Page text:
“Eastern Promises” is the title of a catalogue published to accompany an exhibit of the same name. The exhibition, which was on display at Vienna’s Museum for Applied Arts (Museum für angewandte Kunst, MAK, http://www.mak.at) from June to early October, informed about contemporary architecture in East Asia.
The catalogue – which is still on sale at the museum’s gift shop and online (www.makdesignshop.at) – offers a vast amount of information and dozens of photographs. Those interested in the topic should buy the book to soak up all the news.
The subject of living in big cities in China, South Korea and other countries of the region is complex and comprehensive. The exhibit’s curators did not try to disguise this fact. Their creation – staged at one of Vienna’s most vibrant museums – included a hardly digestible but impressive range of figures and essays. The catalogue enables fans of the exhibit to sit down and study it all once again and whenever they want. It features texts by Julian Worrall, Jun Jiang and others but also several statistics, building plans and graphics.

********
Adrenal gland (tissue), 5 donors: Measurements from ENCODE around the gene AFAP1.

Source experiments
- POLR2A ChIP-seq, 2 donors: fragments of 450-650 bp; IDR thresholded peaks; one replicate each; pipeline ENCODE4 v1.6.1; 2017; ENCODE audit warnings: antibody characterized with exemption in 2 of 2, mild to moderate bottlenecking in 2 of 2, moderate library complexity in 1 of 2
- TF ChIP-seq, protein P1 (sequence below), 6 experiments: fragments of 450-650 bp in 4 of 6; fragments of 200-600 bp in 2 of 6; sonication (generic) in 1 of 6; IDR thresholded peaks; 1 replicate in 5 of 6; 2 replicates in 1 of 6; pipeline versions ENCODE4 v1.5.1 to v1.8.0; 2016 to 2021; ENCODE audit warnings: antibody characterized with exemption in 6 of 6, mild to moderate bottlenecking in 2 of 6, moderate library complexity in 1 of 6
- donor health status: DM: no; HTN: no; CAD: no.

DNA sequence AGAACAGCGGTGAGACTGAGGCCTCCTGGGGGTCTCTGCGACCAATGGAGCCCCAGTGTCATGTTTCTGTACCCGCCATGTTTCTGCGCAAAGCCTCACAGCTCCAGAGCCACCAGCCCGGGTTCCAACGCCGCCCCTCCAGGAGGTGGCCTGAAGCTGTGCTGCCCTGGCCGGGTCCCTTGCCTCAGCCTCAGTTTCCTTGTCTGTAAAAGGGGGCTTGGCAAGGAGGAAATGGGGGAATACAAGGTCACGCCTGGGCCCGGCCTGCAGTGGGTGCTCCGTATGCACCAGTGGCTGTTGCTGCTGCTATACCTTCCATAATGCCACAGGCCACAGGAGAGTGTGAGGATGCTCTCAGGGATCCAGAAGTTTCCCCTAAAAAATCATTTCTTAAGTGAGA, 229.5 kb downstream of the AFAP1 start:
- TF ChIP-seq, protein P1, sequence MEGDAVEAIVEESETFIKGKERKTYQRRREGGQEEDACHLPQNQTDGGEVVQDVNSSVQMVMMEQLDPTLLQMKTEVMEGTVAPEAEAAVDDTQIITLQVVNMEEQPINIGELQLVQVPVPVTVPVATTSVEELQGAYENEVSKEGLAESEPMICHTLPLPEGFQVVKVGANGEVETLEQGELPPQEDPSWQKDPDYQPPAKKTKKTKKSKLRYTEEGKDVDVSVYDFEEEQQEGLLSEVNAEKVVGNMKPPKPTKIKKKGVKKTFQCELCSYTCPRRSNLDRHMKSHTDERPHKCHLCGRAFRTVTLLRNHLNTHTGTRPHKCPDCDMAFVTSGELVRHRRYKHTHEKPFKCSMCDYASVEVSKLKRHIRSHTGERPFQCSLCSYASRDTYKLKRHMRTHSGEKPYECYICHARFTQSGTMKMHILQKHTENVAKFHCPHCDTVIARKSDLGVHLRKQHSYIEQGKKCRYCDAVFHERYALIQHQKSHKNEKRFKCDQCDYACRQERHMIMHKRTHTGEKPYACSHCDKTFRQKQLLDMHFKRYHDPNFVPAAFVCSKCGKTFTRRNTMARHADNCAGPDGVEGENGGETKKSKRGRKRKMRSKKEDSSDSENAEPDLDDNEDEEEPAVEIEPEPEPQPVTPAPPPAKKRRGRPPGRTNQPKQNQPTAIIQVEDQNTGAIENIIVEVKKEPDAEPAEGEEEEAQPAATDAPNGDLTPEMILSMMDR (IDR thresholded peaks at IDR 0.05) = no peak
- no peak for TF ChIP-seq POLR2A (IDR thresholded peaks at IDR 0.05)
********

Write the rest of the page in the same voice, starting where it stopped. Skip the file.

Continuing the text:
All contributors examine aspects like solutions for public space, pollution, efficiency in living, rising traffic levels and recycling. The usage of different materials and public art projects are in the focus too. Overall, “Eastern Promises” is as remarkable as the exhibition – and it contains a few surprises such as a highly unusual tree house.
By Christoph Thun-Hohenstein, Andreas Fogarasi and Christian Teckert
Published by Hatje Cantz (www.hatjecantz.com)